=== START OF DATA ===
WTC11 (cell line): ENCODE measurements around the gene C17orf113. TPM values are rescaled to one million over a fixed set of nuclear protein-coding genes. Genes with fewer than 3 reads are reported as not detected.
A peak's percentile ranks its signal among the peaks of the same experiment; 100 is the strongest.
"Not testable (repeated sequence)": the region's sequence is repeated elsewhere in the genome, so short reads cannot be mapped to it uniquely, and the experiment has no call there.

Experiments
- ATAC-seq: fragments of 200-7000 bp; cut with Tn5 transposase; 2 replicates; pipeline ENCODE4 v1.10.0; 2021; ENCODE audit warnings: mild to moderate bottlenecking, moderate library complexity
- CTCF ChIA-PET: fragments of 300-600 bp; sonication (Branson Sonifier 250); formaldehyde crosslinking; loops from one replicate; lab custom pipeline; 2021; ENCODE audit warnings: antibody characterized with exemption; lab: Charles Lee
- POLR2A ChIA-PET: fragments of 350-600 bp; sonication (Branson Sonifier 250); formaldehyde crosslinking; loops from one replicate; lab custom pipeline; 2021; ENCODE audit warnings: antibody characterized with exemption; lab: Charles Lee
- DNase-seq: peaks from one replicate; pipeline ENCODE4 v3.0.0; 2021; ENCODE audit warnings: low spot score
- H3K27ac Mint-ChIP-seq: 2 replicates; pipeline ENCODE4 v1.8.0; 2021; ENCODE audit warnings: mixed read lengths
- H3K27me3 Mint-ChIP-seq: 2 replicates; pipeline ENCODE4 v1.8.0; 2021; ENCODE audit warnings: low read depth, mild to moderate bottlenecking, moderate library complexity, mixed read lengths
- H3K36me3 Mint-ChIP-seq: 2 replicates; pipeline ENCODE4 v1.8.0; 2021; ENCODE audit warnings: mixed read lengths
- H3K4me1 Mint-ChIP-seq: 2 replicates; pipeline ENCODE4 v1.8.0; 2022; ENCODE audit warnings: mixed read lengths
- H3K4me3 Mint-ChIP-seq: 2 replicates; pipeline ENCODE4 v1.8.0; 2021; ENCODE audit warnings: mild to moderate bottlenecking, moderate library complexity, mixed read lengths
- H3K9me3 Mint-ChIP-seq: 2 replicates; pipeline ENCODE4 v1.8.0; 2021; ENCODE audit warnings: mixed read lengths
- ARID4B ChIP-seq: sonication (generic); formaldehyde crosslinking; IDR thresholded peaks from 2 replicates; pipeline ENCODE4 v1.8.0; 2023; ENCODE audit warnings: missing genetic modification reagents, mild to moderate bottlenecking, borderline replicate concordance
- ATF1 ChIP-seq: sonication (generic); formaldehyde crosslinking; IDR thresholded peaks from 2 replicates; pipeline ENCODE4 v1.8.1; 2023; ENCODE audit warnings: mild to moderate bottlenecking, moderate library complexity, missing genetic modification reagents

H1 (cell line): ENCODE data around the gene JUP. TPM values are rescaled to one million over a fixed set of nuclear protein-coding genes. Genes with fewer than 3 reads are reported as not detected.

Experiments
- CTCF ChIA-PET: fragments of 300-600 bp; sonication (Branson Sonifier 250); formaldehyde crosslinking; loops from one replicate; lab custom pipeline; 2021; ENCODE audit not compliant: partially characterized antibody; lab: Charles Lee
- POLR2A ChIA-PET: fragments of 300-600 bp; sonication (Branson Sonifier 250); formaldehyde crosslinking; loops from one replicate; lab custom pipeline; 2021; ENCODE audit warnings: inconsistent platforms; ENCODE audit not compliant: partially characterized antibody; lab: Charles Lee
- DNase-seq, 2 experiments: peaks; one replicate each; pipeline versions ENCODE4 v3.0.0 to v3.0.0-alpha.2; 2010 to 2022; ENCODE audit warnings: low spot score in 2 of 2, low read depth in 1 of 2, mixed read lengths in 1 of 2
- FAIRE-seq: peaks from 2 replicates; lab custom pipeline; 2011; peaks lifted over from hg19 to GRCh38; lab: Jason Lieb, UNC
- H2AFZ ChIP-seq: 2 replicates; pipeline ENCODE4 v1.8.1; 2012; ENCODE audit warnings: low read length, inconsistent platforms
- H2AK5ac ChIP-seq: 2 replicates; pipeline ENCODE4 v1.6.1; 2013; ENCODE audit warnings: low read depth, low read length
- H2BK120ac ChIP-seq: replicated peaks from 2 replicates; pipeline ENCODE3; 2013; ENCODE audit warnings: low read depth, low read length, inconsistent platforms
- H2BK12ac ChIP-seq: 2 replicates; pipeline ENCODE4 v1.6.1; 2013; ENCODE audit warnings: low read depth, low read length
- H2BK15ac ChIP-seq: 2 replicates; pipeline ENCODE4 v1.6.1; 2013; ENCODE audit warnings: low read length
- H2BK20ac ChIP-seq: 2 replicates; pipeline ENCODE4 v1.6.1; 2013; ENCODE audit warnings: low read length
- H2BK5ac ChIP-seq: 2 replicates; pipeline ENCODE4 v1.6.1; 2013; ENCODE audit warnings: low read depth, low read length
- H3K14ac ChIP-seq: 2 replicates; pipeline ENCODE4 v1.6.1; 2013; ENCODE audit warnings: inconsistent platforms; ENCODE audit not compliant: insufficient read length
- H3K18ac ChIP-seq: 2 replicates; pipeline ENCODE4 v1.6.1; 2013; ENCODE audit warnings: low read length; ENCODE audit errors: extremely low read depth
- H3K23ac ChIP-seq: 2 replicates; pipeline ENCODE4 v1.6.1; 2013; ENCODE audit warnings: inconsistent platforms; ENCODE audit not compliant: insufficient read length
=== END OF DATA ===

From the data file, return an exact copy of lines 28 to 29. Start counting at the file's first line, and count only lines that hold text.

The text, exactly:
- H2BK20ac ChIP-seq: 2 replicates; pipeline ENCODE4 v1.6.1; 2013; ENCODE audit warnings: low read length
- H2BK5ac ChIP-seq: 2 replicates; pipeline ENCODE4 v1.6.1; 2013; ENCODE audit warnings: low read depth, low read length